Missouri Gov. Greitens says he won't resign after new claims of wrongdoing

Missouri Gov. Eric Greitens vowed that he would not resign Tuesday night, hours after the state's attorney general suggested that Greitens had illegally used a charity donor list for political purposes.

In a statement, the Republican governor responded to calls from the state's GOP legislative leadership for him to step down over the findings by Attorney General Josh Hawley as well as Greitens' indictment on a felony invasion of privacy charge.

"I will not be resigning the Governor's office," Greitens said in a statement on Twitter. "In three weeks, this matter will go to a court of law—where it belongs and where the facts will prove my innocence. Until then, I will do what the people of Missouri sent me here to do: to serve them and work hard on their behalf."

Senate President Pro Tem Ron Richard said that after speaking with Hawley, "I believe the governor has no other respectable option than to resign from office."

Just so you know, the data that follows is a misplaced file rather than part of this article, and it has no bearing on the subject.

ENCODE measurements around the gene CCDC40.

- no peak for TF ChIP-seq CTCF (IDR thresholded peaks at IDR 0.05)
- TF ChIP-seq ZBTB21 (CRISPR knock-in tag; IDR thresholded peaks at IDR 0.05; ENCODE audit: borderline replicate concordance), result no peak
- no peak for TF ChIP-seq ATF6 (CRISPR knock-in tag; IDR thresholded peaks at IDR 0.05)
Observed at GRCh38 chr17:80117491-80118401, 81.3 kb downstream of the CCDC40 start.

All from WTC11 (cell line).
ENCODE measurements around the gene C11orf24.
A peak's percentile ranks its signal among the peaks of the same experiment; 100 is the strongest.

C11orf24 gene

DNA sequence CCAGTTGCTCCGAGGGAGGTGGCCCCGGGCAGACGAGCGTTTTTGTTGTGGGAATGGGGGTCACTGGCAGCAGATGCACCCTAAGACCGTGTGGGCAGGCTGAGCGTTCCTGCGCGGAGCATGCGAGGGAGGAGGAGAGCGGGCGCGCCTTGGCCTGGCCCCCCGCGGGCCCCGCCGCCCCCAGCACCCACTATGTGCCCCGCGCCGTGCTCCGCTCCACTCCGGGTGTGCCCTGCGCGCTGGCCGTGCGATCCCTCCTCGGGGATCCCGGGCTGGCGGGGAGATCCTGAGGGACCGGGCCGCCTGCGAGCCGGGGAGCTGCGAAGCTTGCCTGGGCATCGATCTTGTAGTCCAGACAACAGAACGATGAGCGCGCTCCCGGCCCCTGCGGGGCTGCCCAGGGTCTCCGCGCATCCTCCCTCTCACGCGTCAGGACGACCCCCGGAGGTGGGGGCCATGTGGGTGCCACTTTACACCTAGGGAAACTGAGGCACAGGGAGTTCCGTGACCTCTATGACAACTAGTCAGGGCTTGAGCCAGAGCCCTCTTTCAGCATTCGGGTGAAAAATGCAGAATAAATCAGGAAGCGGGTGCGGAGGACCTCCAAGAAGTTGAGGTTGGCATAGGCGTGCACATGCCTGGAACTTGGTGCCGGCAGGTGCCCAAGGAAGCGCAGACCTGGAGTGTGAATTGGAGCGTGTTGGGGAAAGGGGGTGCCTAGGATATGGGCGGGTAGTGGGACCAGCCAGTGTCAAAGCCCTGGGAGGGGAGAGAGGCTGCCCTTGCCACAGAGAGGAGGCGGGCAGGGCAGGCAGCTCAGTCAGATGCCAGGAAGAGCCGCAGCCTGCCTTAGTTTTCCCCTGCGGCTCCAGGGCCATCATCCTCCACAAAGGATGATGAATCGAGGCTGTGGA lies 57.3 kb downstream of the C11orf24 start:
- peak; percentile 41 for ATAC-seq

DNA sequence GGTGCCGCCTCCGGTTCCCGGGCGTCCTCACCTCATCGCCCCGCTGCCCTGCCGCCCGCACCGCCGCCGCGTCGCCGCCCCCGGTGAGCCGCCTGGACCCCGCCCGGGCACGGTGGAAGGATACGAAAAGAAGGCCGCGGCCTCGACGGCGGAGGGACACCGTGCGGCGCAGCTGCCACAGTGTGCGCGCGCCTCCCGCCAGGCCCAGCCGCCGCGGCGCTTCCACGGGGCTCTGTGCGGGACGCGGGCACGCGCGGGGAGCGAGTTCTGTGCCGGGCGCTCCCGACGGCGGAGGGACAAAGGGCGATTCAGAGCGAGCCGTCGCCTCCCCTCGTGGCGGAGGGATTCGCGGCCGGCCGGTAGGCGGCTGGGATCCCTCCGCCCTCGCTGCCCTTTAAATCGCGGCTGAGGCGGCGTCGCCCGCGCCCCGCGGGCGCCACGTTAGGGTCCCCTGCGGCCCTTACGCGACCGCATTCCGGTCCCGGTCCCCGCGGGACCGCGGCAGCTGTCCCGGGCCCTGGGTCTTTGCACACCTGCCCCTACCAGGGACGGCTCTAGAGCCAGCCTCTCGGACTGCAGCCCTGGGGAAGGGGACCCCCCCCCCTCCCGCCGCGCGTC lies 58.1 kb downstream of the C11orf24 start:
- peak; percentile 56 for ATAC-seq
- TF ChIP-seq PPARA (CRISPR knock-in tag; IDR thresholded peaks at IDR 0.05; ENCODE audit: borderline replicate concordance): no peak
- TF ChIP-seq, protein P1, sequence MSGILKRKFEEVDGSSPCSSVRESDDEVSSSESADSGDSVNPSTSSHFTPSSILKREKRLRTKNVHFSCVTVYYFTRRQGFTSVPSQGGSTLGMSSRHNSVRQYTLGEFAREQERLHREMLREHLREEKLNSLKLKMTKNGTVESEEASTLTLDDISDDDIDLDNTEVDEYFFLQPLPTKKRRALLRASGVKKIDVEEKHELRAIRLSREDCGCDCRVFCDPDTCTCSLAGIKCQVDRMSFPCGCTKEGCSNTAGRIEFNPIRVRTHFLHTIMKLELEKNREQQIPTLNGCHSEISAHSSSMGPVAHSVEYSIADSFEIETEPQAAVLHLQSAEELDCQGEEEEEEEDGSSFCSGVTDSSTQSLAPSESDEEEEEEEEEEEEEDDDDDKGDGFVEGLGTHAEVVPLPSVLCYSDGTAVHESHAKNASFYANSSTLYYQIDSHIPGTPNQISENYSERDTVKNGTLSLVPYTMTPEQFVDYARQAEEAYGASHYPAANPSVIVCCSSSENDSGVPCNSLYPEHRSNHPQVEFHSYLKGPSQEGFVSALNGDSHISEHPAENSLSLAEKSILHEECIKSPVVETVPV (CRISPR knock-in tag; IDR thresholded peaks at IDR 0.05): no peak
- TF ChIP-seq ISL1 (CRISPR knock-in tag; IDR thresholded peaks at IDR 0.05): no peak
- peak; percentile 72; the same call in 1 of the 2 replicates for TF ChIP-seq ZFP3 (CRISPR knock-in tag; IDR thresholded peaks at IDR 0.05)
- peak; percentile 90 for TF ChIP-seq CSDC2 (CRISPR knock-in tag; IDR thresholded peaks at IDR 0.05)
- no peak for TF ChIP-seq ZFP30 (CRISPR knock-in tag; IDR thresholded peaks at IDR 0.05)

Missouri Attorney General Josh Hawley announced during a Tuesday, April 17, 2018, press conference in his Jefferson City, Mo., office that he has found evidence that Gov. Eric Greitens committed a crime. Hawley got permission Monday to share his evidence with prosecutors in St. Louis, Mo., the jurisdiction where the alleged crime took place.   (Julie Smith/The Jefferson City News-Tribune via AP)

Missouri Attorney General Josh Hawley addresses reporters in Jefferson City Tuesday.  (Julie Smith/The Jefferson City News-Tribune via AP)

House Speaker Todd Richardson and two other House Republican leaders said "we believe the governor needs to take responsibility for his actions."

"In our view, the time has come for the governor to resign," they said.

Greitens, who was elected governor in 2016, is accused of taking and transmitting a nonconsensual photo of a partially nude woman with whom he had an affair in 2015. A separate House investigatory panel released a report last week containing testimony from the woman alleging that Greitens restrained, slapped, grabbed, shoved and threatened her during a series of sexual encounters that at times left her crying and afraid.